Prospective randomized trial of sclerotherapy vs standard treatment for epistaxis due to hereditary hemorrhagic telangiectasia

Holly C Boyer, Patricia Fernandes, Chap T Le, Bevan Yueh

Research output: Contribution to journalArticlepeer-review

8 Scopus citations

Abstract

Background: Our previous studies have demonstrated the tolerability and low side-effect profile of office-based sclerotherapy with sodium tetradecyl sulfate (STS) for treating recurrent epistaxis due to hereditary hemorrhagic telangiectasia (HHT). The objective of this study was to use a prospective randomized trial to determine the effectiveness of sclerotherapy with STS vs standard treatment. Methods: This prospective randomized trial (conducted from November 1, 2011, through January 31, 2014) involved 17 patients with recurrent epistaxis due to HHT. We defined standard treatment as continuation of any treatment that the patient had previously undergone, such as moisturization, packing, and cautery. We used a crossover design, so study participants were randomized to either sclerotherapy or standard treatment during the first time period, and then to the other during the second period. The primary outcome measure was frequency and severity of epistaxis, as measured by the epistaxis severity score (ESS). The ESS is a 10-point scale, with higher scores corresponding to more bleeding. Results: After controlling for treatment order, bleeding was substantially better controlled after sclerotherapy; the ESS after sclerotherapy was nearly one point lower than after standard treatment (-0.95, 1-sided p = 0.027). Treatment order, baseline ESS, the number of lesions, moisturization practices, and a history of previous blood transfusions did not significantly affect the results. Conclusion: This trial demonstrated that sclerotherapy with STS (vs standard treatment) significantly reduced epistaxis due to HHT.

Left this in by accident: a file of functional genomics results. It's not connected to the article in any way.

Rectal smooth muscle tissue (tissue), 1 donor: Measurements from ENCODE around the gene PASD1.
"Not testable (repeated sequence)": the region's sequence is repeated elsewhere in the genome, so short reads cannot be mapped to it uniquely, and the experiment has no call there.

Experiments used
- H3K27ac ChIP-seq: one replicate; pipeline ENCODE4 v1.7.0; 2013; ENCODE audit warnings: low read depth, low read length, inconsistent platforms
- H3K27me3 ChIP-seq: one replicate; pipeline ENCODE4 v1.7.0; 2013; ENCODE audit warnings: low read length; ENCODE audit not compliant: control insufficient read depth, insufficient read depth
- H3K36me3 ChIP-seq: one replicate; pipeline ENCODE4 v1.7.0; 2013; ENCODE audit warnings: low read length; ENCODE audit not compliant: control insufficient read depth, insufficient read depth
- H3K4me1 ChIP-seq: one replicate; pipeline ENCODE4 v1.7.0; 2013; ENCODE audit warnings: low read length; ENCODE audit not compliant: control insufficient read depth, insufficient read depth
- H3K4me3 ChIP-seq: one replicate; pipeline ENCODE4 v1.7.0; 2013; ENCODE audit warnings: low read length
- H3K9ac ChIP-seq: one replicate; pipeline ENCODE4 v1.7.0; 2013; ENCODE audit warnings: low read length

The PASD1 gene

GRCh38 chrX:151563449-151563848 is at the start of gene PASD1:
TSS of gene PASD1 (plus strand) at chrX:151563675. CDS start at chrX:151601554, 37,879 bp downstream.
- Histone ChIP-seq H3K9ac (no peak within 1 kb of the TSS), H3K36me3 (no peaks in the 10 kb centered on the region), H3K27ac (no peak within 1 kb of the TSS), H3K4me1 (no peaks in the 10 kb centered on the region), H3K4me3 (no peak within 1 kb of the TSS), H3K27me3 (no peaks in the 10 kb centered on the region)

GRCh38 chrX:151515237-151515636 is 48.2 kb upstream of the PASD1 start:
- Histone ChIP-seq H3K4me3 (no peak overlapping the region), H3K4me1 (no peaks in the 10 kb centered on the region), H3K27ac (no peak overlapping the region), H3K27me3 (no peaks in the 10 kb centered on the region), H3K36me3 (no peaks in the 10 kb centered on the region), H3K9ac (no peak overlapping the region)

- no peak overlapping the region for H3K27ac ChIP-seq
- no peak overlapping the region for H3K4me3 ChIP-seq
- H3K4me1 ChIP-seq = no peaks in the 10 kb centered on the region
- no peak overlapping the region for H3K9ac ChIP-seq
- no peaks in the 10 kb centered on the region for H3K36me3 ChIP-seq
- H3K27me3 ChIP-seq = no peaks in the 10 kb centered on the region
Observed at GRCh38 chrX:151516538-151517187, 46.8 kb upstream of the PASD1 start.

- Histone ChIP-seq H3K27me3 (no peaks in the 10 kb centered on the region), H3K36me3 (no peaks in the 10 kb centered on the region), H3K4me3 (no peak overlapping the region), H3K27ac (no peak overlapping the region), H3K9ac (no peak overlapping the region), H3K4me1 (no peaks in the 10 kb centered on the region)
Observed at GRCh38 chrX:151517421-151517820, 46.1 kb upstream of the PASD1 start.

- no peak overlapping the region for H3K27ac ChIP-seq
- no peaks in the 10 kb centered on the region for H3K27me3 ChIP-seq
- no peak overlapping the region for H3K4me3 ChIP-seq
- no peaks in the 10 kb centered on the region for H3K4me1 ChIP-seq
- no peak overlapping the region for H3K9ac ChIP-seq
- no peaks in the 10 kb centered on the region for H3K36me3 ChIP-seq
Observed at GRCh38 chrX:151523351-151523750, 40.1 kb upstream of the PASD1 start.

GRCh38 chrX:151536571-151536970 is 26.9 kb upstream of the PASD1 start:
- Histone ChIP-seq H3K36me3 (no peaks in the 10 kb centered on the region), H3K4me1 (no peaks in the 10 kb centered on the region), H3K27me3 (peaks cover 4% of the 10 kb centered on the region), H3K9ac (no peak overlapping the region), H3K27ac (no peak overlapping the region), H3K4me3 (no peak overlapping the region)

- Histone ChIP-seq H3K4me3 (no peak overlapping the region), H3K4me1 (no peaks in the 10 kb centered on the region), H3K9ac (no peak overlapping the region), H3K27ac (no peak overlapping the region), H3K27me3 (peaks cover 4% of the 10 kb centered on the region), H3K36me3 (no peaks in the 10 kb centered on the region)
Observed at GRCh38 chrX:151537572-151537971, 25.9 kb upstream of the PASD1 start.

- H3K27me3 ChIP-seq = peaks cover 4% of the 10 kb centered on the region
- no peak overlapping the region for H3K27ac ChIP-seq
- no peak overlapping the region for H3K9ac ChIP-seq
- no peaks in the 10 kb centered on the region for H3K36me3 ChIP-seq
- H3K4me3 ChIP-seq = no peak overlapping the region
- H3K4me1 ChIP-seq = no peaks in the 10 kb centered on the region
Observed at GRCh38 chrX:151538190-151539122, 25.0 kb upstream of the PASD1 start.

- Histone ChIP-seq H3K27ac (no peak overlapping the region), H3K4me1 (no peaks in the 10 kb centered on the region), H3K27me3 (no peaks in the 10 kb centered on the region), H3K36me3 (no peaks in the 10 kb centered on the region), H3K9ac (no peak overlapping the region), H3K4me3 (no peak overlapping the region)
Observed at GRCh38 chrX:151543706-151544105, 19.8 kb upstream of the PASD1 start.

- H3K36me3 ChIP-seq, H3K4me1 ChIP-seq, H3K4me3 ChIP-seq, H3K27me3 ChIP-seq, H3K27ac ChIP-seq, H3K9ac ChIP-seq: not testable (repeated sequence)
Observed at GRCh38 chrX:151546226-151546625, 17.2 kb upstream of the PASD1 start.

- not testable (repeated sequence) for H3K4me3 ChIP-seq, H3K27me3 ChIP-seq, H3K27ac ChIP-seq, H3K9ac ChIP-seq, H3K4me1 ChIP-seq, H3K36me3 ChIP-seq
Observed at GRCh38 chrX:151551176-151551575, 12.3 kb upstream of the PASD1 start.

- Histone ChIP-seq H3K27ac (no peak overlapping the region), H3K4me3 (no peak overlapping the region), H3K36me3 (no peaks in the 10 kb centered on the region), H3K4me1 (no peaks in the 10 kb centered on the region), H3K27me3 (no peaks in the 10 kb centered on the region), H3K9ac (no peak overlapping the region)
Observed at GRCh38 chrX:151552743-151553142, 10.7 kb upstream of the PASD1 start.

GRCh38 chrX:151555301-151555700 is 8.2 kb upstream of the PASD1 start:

Original languageEnglish (US)
Pages (from-to)435-440
Number of pages6
JournalInternational Forum of Allergy and Rhinology
Volume5
Issue number5
DOIs
StatePublished - May 1 2015

Keywords

  • Epistaxis
  • Hemorrhagic disorders
  • Osler-Weber-Rendu syndrome
  • Sclerotherapy
  • Sodium tetradecyl sulfate

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